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  • Writer's pictureSheila

Leadership is a partnership




If you have ever watched a dog work sheep, you will know that there is an interesting phenomenon that takes place. Especially in the final moments of getting the sheep into a new and potentially scary place. In competitions, the skill of the handler is determined by a number of things, but one of the requirements is that the dog not contact the sheep (unless for reasons of self defense). Nor can the handler touch the sheep. This means then that the sheep must move in the desired direction simply by the pressure put upon them by the dynamic of the handler and the dog in relation to the sheep themselves. It is as though all three parties are in a bubble. If you watch carefully, the handler and the dog will do a dance, moving relative to each other while always both moving and protecting the sheep.

Similarly, effective leaders must find that perfect balance of pressure and safety. I am not suggesting that the people in organizations are sheep! Simply that they must be led with respect and care, and that sometimes a healthy level of pressure can be positive, but only when supported by safety.


As a leader or manager, you need to be able to practice this daily. And, like learning a dance, some people are naturals, and others have to learn, and to count the steps. They will feel a bit awkward and uncomfortable, but over time, practiced consistently, they will become smoother and more natural.


I am going to suggest that the first step in this dance is that of establishing safety. If your employees don’t feel that they can do anything without fear (of failure, recrimination, being dismissed or shot down, of being unheard, or disrespected), they are not going to respond well to “pressure”.


Safety can come from your consistency as a leader; clear expectations; and practices, supported by policies, that are geared to provide psychological safety.

Let’s look at a case study.


Tim, the leader of a group responsible for developing and delivering training, is seen in the organization as someone who is innovative and great at implementing. What his team sees is something different, and their enthusiasm changes in direct relation to the length of their time on the team. They come in, excited and full of great ideas and a desire to help make change. Tim invites all these ideas, letting people know that he wants to hear about them. So they share, and generate plans – sometimes detailed plans with implementation clearly laid out. Then they wait, excited to see the fruits of their work.


What they come to realize is that one of two things happens. Either a change is made, and they hear through the grapevine that “Tim” is doing great things – that he had this new idea, came up with this new initiative, or developed some new program. Tim’s team are never mentioned, he takes and gets all the credit.


OR, nothing happens. There is no movement on any of the ideas that were so enthusiastically received by Tim on the surface.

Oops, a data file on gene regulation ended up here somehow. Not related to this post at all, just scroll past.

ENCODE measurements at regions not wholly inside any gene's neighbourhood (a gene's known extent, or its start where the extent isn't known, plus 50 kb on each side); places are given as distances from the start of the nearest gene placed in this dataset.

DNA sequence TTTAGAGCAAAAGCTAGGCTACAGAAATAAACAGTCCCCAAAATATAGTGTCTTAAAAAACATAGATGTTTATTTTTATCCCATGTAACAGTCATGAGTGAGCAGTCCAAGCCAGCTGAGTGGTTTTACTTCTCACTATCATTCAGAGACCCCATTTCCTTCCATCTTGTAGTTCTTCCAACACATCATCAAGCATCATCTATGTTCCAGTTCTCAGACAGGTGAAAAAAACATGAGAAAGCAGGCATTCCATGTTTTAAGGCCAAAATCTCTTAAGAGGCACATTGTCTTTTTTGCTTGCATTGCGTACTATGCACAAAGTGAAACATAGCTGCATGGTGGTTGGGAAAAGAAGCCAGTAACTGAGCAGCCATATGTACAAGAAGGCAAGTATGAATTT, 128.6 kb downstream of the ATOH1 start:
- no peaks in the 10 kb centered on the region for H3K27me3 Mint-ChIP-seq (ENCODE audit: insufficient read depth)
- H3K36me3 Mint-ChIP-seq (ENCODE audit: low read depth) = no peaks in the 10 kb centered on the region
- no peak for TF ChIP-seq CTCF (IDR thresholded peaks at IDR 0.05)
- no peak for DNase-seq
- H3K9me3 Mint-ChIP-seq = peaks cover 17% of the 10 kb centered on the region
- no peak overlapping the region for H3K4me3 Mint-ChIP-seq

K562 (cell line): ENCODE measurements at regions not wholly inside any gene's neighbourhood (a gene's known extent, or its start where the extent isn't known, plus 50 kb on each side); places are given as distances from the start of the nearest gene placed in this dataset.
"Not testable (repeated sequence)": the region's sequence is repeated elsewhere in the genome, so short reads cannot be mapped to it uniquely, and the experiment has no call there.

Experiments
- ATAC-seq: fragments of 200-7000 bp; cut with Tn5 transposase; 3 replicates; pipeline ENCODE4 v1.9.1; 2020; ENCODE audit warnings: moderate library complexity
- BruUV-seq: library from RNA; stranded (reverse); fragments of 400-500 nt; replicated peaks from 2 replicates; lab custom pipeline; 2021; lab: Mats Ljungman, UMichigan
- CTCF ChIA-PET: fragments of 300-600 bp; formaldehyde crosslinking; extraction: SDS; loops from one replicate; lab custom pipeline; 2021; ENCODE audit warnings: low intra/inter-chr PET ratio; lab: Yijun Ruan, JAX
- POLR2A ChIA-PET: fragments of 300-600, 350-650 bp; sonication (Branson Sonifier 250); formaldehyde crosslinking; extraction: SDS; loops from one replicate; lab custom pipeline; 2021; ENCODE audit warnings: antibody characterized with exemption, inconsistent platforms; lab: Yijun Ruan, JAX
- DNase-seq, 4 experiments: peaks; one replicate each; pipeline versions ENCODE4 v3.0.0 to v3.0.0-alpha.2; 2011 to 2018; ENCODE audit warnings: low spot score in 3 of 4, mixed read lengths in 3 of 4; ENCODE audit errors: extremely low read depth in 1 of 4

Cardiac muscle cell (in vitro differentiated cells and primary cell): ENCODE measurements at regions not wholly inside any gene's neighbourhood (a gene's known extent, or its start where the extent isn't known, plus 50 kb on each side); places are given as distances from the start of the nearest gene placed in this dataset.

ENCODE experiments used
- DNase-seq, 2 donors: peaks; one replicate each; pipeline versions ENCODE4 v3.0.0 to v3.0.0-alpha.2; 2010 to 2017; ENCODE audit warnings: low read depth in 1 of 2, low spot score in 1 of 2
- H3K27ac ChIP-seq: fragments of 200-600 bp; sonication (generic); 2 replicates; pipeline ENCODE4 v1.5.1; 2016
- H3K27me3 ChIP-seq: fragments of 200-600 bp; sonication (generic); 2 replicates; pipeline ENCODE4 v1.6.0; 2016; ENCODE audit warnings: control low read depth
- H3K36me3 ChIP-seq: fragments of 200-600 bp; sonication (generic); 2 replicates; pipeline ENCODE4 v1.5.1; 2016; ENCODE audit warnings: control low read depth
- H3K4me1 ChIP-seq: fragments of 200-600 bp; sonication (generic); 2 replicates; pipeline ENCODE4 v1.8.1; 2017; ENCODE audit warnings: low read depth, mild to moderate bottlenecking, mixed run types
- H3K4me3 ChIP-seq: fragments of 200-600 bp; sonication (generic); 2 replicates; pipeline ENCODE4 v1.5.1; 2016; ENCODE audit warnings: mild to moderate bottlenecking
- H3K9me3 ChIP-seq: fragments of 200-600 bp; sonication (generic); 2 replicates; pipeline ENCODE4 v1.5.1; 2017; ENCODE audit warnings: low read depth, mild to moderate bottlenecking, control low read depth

After a cycle or two, people stop offering. They feel unheard, disrespected, and not valued. They don’t feel that they can share their ideas, since they are either ignored, or “stolen” by Tim.


In addition, if they try to express their concerns, or offer anything that seems like a challenge, Tim has been known to limit their opportunities, removing the chance for interesting work or projects.


Tim has not created a safe place for people to do their best work. And so they don’t.

So what could Tim do differently?


Tim has a long row to hoe with his existing team, but, he can start by understanding how his actions are perceived and how they help or harm his relationships with those around him. Self-awareness is aa critical component of leadership. Without it, Tim will never recognize the harm he is causing by doing the things he is doing. It is unlikely that his team members are going to give him honest direct feedback because they don’t know how he will react, and will fear recriminations. So, he will have to find another way to get it.


Once he has a better understanding of his leadership style and its fallout, it will give him some insights into the next steps.


What about you? How do you show up each day? Are you the same steady, dependable, predictable person day to day, or are you distracted one day, short with people, impatient, seemingly disinterested in your employees, and then the next, the happy-go-lucky boss who wants to check in with folks and tell them jokes?


Do you provide clear expectations?  Having clear expectations that are well communicated, and understood can go a long way to creating safety. And not just clarity about what you expect from others, but clarity about what they can expect from you.


Understanding how you show up, as seen through others’ eyes and then creating a safe and predictable place for your employees will be the first step. This will allow you to work with them in such a way that you can push them a little, or a lot, so that they can bring their best to their work. You will figure out how you can both move in and out in such a way that together, you can achieve your goals.


Much like a sheepdog and handler.



Note – one tool that is very helpful in developing self- AND other-awareness, and the implications of various ways of showing up, is the HBDI®. If you are interested in taking that first step, please contact me.

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